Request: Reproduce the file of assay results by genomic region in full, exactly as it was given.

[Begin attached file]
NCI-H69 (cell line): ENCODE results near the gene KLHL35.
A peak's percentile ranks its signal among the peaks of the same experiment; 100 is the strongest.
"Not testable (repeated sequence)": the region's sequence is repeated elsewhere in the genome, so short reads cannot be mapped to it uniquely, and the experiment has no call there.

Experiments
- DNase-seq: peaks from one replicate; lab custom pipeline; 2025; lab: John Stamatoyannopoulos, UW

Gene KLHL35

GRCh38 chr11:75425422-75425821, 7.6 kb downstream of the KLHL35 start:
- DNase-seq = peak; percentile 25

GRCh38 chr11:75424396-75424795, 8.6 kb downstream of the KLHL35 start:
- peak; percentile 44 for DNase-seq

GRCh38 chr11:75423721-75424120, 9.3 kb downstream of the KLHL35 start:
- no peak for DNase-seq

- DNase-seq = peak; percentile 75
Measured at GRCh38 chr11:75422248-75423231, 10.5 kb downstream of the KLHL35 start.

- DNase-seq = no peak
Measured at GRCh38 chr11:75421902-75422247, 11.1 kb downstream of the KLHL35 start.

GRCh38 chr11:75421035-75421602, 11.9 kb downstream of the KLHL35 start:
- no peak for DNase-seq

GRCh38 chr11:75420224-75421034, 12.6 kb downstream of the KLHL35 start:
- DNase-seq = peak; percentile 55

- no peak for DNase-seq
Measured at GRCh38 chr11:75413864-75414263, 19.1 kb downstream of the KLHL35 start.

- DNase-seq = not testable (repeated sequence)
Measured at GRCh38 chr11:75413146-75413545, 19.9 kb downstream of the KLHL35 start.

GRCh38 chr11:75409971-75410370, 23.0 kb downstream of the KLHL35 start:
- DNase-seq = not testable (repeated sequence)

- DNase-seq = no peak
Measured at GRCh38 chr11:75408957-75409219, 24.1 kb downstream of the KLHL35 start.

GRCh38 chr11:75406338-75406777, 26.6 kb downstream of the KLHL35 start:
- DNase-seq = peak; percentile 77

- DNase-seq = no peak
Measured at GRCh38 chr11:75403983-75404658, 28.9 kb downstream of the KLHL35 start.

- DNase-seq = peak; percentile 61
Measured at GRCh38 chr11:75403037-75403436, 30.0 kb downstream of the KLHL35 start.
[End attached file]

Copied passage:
NCI-H69 (cell line): ENCODE results near the gene KLHL35.
A peak's percentile ranks its signal among the peaks of the same experiment; 100 is the strongest.
"Not testable (repeated sequence)": the region's sequence is repeated elsewhere in the genome, so short reads cannot be mapped to it uniquely, and the experiment has no call there.

Experiments
- DNase-seq: peaks from one replicate; lab custom pipeline; 2025; lab: John Stamatoyannopoulos, UW

Gene KLHL35

GRCh38 chr11:75425422-75425821, 7.6 kb downstream of the KLHL35 start:
- DNase-seq = peak; percentile 25

GRCh38 chr11:75424396-75424795, 8.6 kb downstream of the KLHL35 start:
- peak; percentile 44 for DNase-seq

GRCh38 chr11:75423721-75424120, 9.3 kb downstream of the KLHL35 start:
- no peak for DNase-seq

- DNase-seq = peak; percentile 75
Measured at GRCh38 chr11:75422248-75423231, 10.5 kb downstream of the KLHL35 start.

- DNase-seq = no peak
Measured at GRCh38 chr11:75421902-75422247, 11.1 kb downstream of the KLHL35 start.

GRCh38 chr11:75421035-75421602, 11.9 kb downstream of the KLHL35 start:
- no peak for DNase-seq

GRCh38 chr11:75420224-75421034, 12.6 kb downstream of the KLHL35 start:
- DNase-seq = peak; percentile 55

- no peak for DNase-seq
Measured at GRCh38 chr11:75413864-75414263, 19.1 kb downstream of the KLHL35 start.

- DNase-seq = not testable (repeated sequence)
Measured at GRCh38 chr11:75413146-75413545, 19.9 kb downstream of the KLHL35 start.

GRCh38 chr11:75409971-75410370, 23.0 kb downstream of the KLHL35 start:
- DNase-seq = not testable (repeated sequence)

- DNase-seq = no peak
Measured at GRCh38 chr11:75408957-75409219, 24.1 kb downstream of the KLHL35 start.

GRCh38 chr11:75406338-75406777, 26.6 kb downstream of the KLHL35 start:
- DNase-seq = peak; percentile 77

- DNase-seq = no peak
Measured at GRCh38 chr11:75403983-75404658, 28.9 kb downstream of the KLHL35 start.

- DNase-seq = peak; percentile 61
Measured at GRCh38 chr11:75403037-75403436, 30.0 kb downstream of the KLHL35 start.